He noted that in the Second World War, highly developed but small states were the first victims of Hitler and it took the intervention of mighty countries like USA and Russia to stop Hitler.

 “Where is the insurance of the African continent, where is it’s gravity in case of anything? The East African leaders of today need to find the answer,” he stressed.

He saluted the late Tanzanian President the late Mwalimu Julius Nyerere for the support he rendered to the people of Uganda and other African countries during their struggle for self-determination and other liberation struggles.

President Museveni equally saluted the private partners in the oil pipe line project (Total, CNOOC and Tullow) and assured them that with the right working relationship, they will together end in a win-win situation.

About Tanga, the city where the pipeline ends, President Museveni said it had a historic significance to Uganda.

“In 1972, the Kikosi Maluum under Obote landed here in Tanga from Sudan before moving to Handane to set up base. I also smuggled 14 guns to Kampala through Horo Horo, which is near here during our Liberation struggle,” he told the cheering crowd.

Magufuli’s Remarks

On his part, President Magufuli thanked President Museveni and his government for trusting Tanzania and choosing the Tanga route for the project despite the other options available.

He said it was a vote of confidence to the Tanzanian people. He said that Tanzania had to sacrifice by offering several concessions to Uganda just like it did in struggle against dictatorship but said that Tanzania was certain they will greatly benefit from the pipe line project.

“This pipeline could have gone to a shorter route of 900kms but Museveni has supported us. We had to make concessions for our Ugandan brothers like we have previously done to liberate them,” he said.

“We had to sacrifice but we shall also benefit. During construction, direct jobs will be between 10,000 to 15,000 while temporary ones will peak to 30,000. Already hotels are benefiting as guests come here and we shall set up a cement factory here, one of the biggest in East Africa,” said Mr Magufuli.

He said with the oil coming to Tanga, Tanzania would now buy crude oil from Uganda instead of incurring high exports of importing from the Arab world, while indicating that Uganda would also find it cost-effective selling to Tanzania.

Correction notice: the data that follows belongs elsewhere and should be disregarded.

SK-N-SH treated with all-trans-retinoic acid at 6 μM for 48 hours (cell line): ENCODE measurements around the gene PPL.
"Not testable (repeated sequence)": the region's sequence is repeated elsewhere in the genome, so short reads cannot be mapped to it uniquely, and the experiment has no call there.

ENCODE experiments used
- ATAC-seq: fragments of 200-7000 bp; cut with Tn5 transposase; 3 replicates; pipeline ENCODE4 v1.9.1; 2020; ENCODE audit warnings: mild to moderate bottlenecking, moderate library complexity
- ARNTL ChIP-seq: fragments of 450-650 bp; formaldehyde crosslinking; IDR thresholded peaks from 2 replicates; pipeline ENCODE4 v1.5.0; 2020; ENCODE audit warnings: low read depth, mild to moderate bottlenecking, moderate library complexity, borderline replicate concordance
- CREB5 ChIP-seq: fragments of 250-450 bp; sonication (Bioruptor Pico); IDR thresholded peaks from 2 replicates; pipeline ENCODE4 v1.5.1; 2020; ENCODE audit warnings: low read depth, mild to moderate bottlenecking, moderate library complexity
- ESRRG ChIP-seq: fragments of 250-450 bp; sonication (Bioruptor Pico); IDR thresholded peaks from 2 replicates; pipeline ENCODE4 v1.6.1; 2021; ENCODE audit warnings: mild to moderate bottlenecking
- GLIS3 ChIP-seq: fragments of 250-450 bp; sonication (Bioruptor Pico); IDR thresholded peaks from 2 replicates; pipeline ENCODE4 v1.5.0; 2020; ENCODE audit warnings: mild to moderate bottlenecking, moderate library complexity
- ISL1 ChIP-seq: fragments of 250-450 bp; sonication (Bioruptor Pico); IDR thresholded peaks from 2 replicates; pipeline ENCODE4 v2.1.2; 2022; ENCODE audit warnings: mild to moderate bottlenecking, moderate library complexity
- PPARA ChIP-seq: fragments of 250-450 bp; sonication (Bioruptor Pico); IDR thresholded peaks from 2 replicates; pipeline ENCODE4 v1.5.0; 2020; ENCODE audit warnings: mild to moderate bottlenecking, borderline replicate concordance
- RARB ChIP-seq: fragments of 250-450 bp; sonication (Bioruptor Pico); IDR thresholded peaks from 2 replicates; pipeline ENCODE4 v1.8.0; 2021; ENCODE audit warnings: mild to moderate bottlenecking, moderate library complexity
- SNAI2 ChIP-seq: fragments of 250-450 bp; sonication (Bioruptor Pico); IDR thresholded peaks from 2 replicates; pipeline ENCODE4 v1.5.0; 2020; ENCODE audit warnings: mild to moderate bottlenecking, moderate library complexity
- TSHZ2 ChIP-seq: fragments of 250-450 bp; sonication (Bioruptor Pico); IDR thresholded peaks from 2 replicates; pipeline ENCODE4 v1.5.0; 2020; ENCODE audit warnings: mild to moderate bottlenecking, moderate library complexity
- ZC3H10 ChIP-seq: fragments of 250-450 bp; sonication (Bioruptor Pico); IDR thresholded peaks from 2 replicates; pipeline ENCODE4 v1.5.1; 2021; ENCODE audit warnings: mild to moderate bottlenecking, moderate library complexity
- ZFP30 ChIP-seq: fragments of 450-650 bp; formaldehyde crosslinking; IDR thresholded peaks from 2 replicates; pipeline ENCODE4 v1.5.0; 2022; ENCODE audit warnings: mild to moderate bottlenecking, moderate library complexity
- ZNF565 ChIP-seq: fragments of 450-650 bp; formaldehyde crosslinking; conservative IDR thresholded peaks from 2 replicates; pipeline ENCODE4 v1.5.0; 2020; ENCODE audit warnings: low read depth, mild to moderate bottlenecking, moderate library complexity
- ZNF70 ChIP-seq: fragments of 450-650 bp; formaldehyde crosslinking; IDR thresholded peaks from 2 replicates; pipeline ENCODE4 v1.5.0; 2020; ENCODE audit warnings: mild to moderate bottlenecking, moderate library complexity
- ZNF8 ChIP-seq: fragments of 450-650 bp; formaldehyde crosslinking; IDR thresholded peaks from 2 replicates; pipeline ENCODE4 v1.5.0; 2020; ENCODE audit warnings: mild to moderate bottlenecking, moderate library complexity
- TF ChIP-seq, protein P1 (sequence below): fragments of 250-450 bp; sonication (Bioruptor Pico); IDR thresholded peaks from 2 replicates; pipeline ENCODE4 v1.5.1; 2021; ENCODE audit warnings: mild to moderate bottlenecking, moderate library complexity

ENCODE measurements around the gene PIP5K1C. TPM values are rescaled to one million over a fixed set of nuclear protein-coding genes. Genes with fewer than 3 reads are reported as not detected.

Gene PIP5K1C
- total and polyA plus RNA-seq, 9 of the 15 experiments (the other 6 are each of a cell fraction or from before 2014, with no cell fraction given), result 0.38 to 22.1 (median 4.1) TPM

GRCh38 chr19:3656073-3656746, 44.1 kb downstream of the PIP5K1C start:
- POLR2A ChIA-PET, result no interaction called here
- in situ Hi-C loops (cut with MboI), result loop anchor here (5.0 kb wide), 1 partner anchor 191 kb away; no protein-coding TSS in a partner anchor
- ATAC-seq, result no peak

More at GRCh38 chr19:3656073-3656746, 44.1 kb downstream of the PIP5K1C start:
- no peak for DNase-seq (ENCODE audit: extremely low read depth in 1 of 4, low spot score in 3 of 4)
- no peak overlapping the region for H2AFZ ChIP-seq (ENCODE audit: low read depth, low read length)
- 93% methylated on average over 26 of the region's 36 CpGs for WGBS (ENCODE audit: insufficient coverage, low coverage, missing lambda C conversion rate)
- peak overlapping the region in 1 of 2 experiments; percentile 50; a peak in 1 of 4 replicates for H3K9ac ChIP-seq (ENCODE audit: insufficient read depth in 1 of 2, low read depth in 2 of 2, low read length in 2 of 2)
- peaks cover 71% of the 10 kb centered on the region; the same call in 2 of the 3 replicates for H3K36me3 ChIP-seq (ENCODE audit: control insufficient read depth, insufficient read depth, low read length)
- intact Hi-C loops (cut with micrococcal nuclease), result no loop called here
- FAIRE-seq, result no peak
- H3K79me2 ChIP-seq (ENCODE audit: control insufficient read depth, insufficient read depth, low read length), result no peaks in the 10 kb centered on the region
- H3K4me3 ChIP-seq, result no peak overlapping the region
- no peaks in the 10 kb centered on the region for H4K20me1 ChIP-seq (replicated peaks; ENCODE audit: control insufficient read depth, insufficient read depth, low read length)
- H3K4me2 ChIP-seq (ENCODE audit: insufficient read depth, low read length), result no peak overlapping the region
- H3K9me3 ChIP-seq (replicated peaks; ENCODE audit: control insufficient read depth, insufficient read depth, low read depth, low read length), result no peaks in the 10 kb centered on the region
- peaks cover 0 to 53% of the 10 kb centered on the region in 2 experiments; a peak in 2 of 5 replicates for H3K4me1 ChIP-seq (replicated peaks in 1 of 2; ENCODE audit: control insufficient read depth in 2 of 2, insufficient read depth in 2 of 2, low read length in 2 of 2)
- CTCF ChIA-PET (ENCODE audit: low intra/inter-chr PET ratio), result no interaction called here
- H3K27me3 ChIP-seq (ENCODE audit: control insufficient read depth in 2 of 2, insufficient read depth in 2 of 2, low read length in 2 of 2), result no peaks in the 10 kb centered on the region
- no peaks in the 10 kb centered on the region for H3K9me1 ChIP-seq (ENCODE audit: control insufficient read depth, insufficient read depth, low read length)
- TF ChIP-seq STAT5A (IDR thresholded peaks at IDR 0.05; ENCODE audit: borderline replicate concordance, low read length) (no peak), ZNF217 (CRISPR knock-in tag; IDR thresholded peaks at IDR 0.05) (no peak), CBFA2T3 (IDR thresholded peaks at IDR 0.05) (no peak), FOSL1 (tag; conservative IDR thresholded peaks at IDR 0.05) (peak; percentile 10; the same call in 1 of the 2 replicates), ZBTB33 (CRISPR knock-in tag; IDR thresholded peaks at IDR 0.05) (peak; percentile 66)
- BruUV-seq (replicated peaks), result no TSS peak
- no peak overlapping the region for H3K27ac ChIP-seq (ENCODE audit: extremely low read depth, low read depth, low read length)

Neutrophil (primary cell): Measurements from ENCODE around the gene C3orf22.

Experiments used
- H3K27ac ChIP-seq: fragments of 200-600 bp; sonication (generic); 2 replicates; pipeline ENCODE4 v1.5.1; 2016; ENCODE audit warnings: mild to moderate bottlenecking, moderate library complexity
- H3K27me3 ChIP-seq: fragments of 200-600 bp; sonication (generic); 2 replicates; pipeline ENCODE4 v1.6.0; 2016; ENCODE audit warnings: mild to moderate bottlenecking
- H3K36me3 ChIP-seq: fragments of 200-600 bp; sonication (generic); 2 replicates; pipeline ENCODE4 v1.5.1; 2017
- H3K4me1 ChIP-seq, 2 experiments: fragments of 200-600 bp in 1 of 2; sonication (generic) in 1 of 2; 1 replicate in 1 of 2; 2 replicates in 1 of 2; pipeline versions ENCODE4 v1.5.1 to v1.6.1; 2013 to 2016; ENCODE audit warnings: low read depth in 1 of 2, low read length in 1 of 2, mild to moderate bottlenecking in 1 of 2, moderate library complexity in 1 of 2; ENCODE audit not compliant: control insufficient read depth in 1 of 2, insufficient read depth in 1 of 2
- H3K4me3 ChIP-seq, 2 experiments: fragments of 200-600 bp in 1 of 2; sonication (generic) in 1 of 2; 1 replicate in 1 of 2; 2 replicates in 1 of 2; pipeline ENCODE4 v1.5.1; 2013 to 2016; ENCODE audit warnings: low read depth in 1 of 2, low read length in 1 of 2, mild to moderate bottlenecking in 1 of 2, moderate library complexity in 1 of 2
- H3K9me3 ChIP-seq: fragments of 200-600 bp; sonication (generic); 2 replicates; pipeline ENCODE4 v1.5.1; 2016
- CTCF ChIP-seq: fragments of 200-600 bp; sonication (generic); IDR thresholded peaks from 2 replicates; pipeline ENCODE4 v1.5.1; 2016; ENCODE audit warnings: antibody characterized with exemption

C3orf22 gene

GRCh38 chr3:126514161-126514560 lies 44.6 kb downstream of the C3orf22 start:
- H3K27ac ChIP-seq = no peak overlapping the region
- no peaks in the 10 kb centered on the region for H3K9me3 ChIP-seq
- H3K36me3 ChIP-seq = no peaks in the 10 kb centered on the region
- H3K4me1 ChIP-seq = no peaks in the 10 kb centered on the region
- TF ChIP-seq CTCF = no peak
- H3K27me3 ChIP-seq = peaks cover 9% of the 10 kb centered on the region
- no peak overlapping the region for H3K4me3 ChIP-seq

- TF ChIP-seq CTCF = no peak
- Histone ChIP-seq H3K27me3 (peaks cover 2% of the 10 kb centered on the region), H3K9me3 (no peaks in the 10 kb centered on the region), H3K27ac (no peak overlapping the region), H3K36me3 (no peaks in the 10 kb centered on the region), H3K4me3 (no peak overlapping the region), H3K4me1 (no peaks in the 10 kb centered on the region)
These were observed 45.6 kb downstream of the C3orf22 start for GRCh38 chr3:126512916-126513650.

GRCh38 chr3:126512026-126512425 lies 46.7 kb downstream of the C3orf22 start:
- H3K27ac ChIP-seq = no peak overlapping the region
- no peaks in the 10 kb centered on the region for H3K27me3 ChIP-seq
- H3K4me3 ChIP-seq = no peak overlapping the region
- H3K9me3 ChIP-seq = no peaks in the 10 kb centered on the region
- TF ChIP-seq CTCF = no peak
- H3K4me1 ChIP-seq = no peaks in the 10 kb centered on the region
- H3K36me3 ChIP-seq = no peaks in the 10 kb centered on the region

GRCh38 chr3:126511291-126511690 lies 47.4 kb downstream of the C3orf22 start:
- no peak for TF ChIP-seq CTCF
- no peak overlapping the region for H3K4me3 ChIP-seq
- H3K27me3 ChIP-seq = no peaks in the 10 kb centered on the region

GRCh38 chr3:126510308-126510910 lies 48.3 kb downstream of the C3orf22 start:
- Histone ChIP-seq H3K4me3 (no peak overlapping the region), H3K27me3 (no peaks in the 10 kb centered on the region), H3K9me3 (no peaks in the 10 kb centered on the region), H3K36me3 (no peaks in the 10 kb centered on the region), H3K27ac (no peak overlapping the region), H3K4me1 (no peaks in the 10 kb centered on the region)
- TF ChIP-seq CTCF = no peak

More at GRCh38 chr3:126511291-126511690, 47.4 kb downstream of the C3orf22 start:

Mr Magufuli added that Tanzania also sought to gain from the skills and expertise of Ugandan technocrats who had built experience in the extractives sector.

“Oil was discovered by Ugandan experts. They have done it. They will come to Tanzania to check our hydrocarbons in Tanganyike—where there are traces of oil. If we find it, they will bring their skills to Tanzania,” he said amidst applause from the excited crowd.

The Tanzanian President warned speculators who are rushing to set up houses in the pipeline path, saying the government already has satellite images, including already existing property. He warned that only those with bonafide claims would be compensated while speculators will walk away empty-handed.

He challenged the contractors to ensure they complete the project on time, saying anything short of that would be a big blemish on their profiles and countries of origin.

The function was attended by Tanzanian Vice President Samia Suluhu, the Prime Minister Kassim Majaliwa and the Tanzanian First Lady Janet Magufuli.

On the Ugandan side were 1st Deputy Prime Minister and Minister for East African affairs Kirunda Kivejinja, the Energy and Mineral development Minister Irene Muloni, the Finance Minister Matia Kasaijja and the State Minister for Bunyoro Affairs Ernest Kiiza among others.


-       At 1,445kms, it will be the longest electrically-heated oil pipeline in the world.

-       Uganda will host 296kms of the pipeline, while the remaining 1,149kms will be in Tanzania.

-       In Uganda, the pipeline will run through eight districts and 24 sub-counties. In Tanzania, it will go through eight regions and 24 districts.

-       It will be a buried pipeline, with 1.2 metres of it beneath the ground.

-       Its estimated cost is $3.55 billion while constriction should last three years.

-       It will have a daily flow rate of 216,000 barrels with six pumping stations and two pressure reduction stations.


Your subscription could not be saved. Please try again.


Subscribe to our mailing list